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Could The Boys' Billy Butcher Defeat DC Comics' Manchester Black?

Just as fans obsess over superheroes in real life, hero worship is prevalent in many comics and stories based on comics. It's understandable: the exciting costumes, the flashy powers, the world-saving heroics — what's not to love? Well, ask that question to Billy Butcher (Karl Urban) of The Boys and DC Comics' Manchester Black, and they'll give the same answer: "A lot."

Both men have it out for the preeminent superheroes of their respective universes: Homelander (Antony Starr) and Superman. Their exact reasoning may differ and their morals may be questionable at best, but they'd surely agree that heroes' conception of justice is skewed, and the way heroes execute that justice even more so.

If the two men ever met, they'd almost certainly get off on the right foot, but in all likelihood, their strong convictions would eventually cause them to lock horns. Which Brit would come out on top of the hypothetical melee, though? Let's take a closer look at their strengths and weaknesses to come to the answer that makes the most sense.

Some spoilers for The Boys and Action Comics ahead!

Billy Butcher stands up to the best of them

In the world of The Boys, superpowered people — or "Supes," as Butcher and the titular Boys call them — get their powers from a substance called Compound V. The miracle drug has different effects on each user, but it at least grants enhanced strength, speed, endurance, and durability — making Supes tough opponents even without additional powers. In the comics, Butcher fights fire with fire and injects himself with Compound V, while on the show, opportunities for nabbing the stuff are few and far between. That's right: Butcher fights Supes as a normal man.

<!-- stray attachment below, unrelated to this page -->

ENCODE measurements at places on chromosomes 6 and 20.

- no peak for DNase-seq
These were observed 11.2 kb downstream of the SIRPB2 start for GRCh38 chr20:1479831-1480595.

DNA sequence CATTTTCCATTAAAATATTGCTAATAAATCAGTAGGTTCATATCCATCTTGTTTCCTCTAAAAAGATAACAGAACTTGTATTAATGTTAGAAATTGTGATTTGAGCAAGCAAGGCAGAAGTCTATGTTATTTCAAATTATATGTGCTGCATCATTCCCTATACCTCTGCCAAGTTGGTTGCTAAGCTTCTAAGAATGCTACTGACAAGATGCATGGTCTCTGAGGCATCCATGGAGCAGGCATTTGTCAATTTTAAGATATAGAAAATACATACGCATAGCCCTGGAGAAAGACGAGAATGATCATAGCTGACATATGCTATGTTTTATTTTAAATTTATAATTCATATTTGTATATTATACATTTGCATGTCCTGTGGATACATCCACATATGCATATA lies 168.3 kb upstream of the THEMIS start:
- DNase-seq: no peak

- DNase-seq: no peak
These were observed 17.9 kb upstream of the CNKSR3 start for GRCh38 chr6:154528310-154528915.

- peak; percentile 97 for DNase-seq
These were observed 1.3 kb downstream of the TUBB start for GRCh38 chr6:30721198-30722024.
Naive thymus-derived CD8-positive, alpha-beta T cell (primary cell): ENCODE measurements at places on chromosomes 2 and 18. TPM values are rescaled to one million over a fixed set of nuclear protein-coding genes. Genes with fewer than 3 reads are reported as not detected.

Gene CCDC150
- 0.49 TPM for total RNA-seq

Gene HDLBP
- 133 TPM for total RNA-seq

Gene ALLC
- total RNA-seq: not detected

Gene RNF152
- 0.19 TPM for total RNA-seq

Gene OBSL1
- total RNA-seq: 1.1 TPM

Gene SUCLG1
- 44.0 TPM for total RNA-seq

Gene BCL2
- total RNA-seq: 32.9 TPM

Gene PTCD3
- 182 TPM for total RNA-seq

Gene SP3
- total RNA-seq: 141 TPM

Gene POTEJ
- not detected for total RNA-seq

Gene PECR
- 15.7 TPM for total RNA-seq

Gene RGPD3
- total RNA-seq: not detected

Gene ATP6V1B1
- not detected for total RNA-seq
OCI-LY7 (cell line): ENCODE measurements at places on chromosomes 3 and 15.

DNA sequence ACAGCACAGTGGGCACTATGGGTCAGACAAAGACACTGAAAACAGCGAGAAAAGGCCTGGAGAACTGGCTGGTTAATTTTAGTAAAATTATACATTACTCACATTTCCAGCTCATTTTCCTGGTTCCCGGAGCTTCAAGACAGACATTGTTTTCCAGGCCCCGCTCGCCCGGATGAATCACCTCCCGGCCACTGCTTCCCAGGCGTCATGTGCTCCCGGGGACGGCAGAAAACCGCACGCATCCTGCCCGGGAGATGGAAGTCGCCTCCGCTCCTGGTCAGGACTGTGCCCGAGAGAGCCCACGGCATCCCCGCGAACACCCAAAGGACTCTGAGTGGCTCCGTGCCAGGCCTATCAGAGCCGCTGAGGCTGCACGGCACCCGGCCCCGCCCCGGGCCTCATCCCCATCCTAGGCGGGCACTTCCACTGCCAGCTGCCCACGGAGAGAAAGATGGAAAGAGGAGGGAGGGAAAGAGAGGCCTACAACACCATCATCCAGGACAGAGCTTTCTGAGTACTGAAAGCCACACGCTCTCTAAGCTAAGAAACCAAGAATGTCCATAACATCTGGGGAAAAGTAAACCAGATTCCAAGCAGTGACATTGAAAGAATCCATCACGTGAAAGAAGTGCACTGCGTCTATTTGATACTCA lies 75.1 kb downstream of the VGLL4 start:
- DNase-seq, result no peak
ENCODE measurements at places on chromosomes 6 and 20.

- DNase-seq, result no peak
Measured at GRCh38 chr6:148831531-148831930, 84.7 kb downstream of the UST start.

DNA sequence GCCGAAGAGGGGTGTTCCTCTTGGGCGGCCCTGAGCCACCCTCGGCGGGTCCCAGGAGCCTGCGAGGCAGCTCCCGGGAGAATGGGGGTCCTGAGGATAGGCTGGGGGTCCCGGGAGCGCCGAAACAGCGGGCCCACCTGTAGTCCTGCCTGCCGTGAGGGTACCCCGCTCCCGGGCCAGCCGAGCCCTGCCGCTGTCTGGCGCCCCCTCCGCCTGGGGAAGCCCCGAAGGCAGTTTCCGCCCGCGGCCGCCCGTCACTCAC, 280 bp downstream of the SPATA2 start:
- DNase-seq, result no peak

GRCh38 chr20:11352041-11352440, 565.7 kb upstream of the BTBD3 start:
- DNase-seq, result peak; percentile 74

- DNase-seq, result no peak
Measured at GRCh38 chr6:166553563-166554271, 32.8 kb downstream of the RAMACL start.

Well, "normal" isn't giving him quite enough credit. As a former member of the British Special Air Service — a specialized subsection of the British Army — Butcher is more than proficient in small- and large-caliber firearms of all kinds, as well as close-quarters combat. He demonstrates that proficiency quite often on The Boys, pushing forward even when he's technically outmatched, like when he fights the Compound-V-enhanced Black Noir (Nathan Mitchell).

For as dangerous as he is head-on, Butcher also knows how to play the shadows to his advantage. Not unlike Batman, he can sneak in without being noticed and sneak back out in the blink of an eye. Most importantly, Butcher is more intelligent than he lets on — he has to be when facing opponents who could crush him, burn him, or run through him. His charismatic leadership and endless bank of ideas wins the Boys many a victory; he never hesitates and never gives up.

Impressive as he is, though, the Compound-V-less show version of Butcher is still flesh and blood. He knows he's not invincible, as do his enemies. Close calls are the name of the game when Butcher faces off against Supes as powerful as the members of the Seven; it'd only take one slip-up to ruin everything. His willpower could also be taken advantage of, since a person who keeps chugging along is sure to run out of steam at some point. And despite his hard exterior, Butcher has a soft spot for those he cares about, and is willing to put his life at risk for their sake.

Manchester Black backs conviction with power

Whether or not you believe Superman is the most powerful being in the DC Comics universe, he's still a powerhouse's powerhouse in nearly every continuity he appears in. His Kryptonian physiology allows him to fly at unimaginable speeds, makes him way more powerful than a locomotive, and grants him a plethora of additional powers, from heat vision to ice breath. That being said, any character who poses a threat to Superman is no joke. And, between his powers and his ideology, Manchester Black is absolutely one of them.